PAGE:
Time is a difficult concept in Miami. The stereotype is that when Latins say they're coming at 4 p.m., they mean 5 p.m. But because some Latins hate that stereotype, they make it a point to always be on time. And because some Anglos and African Americans get tired of waiting for tardy friends, they are always late. Most events start at least 10 or 15 minutes late, because even the people who meant to arrive on time got stuck in traffic.

5. Miami traffic is bad; expect to be stuck in it. We don't use turn signals, but we use our horns.

What they say about Miami drivers is that everyone drives according to the rules of where he or she came from. If that were true, we'd probably drive better. You have to drive defensively here, because someone will cut in front of you to turn left from the right lane without using a signal. Warning to Miami pedestrians: You may have the right of way, but don't count on drivers to stop. If you relocate to Miami from another state, you have 30 days to get a Florida driver's license, and your best strategy is to make an appointment rather than just show up.

6. You can grow your own food. We traffic in mangoes.

Florida's weather is fabulous for growing all kinds of edible crops and, in Miami, mango and avocado trees abound. You can grow your own orange, grapefruit, lemon and Key lime trees, as well as more exotic species such as lychee and loquat. Florida's sandy soil is great for growing lettuce and herbs, and with fertilizer you can grow tomatoes, green beans, peppers and more. For most crops, the growing season is in the winter. But mangoes ripen in the summer, and the bounty of a mango tree is often enough to supply several households.

7. People in Miami are always looking for new friends. You might have to make the first move.

One of the best things about moving to Miami is there are lots of newcomers. That means you don't have to deal with being the only new guy in a town where everyone else has known each other since grade school. Lots of people want to make new friends, but you may have to make the first move. In the meantime, one of the first things to do when you move can be to check for Meetup groups and try some of the many networking events at museums, cultural venues and bookstores.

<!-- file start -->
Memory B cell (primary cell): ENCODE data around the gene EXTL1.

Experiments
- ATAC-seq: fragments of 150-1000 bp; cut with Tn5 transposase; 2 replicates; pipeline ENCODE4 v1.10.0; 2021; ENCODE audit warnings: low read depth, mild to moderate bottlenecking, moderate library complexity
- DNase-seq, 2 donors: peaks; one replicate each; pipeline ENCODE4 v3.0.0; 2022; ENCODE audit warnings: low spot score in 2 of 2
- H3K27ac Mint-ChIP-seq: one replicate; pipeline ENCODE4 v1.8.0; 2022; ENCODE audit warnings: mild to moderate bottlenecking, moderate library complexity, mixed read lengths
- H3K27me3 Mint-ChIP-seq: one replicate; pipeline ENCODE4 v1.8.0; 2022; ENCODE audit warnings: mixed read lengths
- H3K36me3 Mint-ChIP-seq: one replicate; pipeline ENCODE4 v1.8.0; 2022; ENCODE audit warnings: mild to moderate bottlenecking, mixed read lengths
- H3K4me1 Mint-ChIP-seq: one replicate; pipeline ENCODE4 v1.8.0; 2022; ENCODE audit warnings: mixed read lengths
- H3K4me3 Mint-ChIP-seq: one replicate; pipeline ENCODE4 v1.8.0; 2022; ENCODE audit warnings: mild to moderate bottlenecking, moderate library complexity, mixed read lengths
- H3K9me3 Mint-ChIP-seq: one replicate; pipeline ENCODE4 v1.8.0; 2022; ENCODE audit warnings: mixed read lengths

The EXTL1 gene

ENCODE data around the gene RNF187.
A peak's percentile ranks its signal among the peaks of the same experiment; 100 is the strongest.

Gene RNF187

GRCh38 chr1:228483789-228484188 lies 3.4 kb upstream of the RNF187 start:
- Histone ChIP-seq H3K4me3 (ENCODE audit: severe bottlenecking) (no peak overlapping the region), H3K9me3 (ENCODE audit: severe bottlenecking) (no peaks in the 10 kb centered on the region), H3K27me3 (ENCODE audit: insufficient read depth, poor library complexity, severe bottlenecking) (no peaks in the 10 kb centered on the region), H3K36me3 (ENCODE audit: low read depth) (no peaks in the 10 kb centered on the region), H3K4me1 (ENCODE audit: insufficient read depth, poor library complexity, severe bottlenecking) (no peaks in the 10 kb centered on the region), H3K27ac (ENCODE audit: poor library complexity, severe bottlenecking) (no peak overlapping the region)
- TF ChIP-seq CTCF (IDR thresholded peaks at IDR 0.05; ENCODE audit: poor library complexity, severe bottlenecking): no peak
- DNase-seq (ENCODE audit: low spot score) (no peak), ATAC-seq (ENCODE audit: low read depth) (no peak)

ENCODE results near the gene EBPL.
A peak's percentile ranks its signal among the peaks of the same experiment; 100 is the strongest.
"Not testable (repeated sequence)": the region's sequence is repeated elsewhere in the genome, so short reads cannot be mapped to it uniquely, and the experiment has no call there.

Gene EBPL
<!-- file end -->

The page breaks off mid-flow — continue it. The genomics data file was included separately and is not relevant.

8. It's easy to find lots of free things to do in Miami.

Image via Flickr: Wally Gobetz

The culture in Miami is vast and has exploded in recent years. There are free art walks nearly every weekend, ranging from the sedate first Friday of the month event in Coral Gables to the giant street party that takes over Wynwood the second Saturday of every month.

The new Perez Art Museum Miami is just one of the museums that offers free days. Plus, you can watch free movies weekly under the stars at the home of the New World Symphony in Miami, which also provides free outdoor Wallcast concerts. Miami's independent bookstore, Books & Books, voted Publisher's Weekly Bookstore of the Year for 2015, has free author events at its multiple locations nearly every night.

About the author

Teresa Mears

Teresa Mears is a website publisher, writer, blogger and editor in South Florida who was raised to be frugal. After working as a newspaper reporter and editor, she moved her career online. In addition to running Miami On The Cheap, Florida On The Cheap, Fort Lauderdale On The Cheap, Palm Beach On The Cheap, Living on the Cheap and other websites, she writes about personal finance for U.S. News & World Report and other publications.